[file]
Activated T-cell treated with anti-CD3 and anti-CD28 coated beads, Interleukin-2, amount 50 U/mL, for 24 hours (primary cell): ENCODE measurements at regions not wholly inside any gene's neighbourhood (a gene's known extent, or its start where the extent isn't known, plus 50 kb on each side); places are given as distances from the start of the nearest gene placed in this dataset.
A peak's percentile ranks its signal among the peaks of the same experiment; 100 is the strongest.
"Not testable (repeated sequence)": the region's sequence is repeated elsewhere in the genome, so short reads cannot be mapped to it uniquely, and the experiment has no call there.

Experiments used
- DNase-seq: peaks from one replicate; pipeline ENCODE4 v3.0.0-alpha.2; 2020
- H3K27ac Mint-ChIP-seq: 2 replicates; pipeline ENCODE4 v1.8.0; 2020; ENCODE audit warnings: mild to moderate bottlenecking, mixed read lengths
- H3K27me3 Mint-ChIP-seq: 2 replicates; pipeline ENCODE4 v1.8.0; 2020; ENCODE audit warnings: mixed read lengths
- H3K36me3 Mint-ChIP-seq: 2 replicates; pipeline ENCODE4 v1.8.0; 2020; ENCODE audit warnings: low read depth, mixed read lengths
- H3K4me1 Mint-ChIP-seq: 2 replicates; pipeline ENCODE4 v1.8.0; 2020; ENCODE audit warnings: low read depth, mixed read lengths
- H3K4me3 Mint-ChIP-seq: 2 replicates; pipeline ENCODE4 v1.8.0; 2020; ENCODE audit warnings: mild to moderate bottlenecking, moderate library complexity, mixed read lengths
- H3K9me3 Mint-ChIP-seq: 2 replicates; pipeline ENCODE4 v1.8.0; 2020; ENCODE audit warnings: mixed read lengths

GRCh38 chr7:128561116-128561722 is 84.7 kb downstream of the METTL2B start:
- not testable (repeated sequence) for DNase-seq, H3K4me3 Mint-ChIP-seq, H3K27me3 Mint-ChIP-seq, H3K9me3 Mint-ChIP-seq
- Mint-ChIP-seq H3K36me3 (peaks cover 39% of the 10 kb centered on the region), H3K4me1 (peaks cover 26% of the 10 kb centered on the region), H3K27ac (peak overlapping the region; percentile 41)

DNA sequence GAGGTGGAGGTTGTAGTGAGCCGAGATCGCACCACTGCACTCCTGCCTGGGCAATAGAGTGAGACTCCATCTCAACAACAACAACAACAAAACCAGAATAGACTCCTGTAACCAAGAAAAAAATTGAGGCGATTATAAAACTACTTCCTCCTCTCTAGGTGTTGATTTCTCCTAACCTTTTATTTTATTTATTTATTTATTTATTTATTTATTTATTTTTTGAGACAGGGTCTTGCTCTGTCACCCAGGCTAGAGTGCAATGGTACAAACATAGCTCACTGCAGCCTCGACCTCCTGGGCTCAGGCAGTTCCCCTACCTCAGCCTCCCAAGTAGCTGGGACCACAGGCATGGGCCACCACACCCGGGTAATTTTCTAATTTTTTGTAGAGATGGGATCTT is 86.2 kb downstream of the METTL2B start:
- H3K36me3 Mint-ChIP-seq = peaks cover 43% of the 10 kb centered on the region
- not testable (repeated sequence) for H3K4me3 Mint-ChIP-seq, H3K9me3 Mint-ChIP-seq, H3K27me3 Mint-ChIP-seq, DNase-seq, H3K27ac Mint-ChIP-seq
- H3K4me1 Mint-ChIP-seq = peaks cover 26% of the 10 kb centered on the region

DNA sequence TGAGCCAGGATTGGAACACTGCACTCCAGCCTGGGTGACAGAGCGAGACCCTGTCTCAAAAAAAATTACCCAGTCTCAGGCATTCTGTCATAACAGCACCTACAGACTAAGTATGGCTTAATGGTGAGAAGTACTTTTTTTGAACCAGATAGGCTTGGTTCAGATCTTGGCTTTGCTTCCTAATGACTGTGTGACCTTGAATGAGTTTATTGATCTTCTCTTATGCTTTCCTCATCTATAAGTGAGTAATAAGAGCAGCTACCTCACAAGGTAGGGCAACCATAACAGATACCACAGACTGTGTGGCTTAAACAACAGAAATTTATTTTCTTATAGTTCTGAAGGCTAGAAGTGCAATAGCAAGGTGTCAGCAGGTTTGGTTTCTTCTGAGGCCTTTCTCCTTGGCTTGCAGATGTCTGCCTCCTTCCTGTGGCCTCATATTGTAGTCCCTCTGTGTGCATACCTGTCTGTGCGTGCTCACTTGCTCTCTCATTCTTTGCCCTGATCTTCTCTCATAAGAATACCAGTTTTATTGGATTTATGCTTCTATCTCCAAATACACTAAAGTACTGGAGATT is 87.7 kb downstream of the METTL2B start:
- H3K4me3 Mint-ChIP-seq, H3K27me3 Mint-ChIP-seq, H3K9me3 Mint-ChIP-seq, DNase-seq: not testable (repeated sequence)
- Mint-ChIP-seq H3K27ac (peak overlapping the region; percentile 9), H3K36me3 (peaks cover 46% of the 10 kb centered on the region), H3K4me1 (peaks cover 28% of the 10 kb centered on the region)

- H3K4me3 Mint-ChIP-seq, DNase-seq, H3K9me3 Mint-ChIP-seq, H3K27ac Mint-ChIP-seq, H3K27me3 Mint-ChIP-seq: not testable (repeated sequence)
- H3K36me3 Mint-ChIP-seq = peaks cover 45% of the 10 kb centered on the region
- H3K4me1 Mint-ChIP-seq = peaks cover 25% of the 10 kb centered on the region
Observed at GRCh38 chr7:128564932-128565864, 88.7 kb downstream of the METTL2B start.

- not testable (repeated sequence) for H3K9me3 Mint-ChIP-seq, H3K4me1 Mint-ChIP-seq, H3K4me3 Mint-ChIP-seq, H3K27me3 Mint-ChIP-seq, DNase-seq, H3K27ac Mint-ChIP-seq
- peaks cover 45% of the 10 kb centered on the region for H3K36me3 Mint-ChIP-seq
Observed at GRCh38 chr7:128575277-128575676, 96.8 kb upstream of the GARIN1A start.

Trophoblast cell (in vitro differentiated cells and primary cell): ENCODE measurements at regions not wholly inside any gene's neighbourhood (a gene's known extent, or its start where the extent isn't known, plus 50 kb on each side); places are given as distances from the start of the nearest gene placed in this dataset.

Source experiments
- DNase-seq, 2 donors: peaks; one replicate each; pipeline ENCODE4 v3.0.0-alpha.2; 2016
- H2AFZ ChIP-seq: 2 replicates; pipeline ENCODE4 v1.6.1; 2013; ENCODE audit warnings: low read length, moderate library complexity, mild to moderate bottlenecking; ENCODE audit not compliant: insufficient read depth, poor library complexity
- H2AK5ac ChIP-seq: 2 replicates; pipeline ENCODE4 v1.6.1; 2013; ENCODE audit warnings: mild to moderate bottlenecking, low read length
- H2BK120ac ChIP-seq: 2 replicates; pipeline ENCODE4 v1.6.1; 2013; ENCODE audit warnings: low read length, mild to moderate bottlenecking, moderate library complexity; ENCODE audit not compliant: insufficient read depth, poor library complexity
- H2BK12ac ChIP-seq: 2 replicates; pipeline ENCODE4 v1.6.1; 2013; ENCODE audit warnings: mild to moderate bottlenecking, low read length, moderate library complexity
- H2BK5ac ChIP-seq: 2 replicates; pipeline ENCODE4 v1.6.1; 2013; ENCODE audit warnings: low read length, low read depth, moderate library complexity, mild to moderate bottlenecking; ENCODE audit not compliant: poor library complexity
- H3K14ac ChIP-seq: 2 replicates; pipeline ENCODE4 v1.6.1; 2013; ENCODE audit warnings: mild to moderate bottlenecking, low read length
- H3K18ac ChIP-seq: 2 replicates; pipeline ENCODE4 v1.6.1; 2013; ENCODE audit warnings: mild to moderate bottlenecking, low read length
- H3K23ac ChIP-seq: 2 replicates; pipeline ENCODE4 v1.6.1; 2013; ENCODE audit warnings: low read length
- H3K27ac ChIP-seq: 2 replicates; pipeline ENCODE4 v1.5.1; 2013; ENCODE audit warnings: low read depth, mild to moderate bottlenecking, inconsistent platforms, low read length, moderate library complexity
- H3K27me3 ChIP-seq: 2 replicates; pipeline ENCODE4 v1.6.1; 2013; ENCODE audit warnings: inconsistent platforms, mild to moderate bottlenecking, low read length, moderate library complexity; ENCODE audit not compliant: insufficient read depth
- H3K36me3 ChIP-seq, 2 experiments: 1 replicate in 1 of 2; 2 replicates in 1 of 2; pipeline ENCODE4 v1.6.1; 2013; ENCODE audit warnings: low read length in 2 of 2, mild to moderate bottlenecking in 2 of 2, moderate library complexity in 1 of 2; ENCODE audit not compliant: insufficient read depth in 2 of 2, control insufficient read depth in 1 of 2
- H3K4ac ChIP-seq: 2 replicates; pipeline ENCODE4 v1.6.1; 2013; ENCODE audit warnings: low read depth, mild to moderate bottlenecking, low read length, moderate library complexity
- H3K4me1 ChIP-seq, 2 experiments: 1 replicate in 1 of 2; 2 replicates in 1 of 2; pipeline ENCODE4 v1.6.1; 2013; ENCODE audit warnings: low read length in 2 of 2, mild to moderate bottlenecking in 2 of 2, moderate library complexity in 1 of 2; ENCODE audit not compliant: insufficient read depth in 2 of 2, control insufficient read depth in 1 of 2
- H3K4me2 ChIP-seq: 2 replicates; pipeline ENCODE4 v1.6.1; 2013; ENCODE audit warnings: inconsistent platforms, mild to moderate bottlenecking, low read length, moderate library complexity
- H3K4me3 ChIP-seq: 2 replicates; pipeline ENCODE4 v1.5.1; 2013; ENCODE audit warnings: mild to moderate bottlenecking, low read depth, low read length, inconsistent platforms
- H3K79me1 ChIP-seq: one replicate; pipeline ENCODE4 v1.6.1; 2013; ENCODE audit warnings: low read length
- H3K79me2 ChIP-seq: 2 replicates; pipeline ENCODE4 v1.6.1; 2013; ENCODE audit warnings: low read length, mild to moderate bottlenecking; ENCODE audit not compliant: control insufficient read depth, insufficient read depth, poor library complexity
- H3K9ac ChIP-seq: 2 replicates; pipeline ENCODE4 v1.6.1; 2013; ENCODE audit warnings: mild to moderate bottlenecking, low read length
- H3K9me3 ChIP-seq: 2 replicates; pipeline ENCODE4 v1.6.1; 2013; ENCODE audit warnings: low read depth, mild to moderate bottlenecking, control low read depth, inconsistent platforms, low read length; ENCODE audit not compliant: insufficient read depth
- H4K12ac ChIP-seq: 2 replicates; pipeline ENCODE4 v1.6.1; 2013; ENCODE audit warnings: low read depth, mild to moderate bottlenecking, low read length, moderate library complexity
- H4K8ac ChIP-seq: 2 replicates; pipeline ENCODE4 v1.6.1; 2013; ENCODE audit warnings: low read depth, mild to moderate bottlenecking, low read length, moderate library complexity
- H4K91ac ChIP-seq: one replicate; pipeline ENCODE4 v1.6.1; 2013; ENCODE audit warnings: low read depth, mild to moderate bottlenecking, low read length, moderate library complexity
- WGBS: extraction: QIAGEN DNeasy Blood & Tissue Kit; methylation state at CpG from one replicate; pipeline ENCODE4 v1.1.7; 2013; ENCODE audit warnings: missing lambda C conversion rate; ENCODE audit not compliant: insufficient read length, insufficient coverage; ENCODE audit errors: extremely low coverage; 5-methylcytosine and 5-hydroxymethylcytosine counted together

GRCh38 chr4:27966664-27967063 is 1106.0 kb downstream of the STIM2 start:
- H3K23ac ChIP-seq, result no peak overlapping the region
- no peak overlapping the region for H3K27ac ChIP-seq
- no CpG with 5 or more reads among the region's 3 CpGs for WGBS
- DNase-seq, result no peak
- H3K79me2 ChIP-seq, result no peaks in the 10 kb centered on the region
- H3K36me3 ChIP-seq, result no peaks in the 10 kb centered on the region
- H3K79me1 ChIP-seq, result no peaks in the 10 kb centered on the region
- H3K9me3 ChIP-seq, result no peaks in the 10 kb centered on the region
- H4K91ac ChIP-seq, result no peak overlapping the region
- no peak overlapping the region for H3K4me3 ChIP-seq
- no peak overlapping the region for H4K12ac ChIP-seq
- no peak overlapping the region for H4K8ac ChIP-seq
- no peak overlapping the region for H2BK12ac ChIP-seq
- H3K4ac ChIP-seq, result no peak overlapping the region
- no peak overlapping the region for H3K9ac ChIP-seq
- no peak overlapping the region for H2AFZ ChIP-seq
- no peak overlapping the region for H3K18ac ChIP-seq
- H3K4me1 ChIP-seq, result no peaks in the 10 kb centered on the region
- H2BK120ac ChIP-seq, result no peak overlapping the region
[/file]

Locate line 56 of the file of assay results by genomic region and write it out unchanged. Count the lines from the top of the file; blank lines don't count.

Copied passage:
- H3K23ac ChIP-seq, result no peak overlapping the region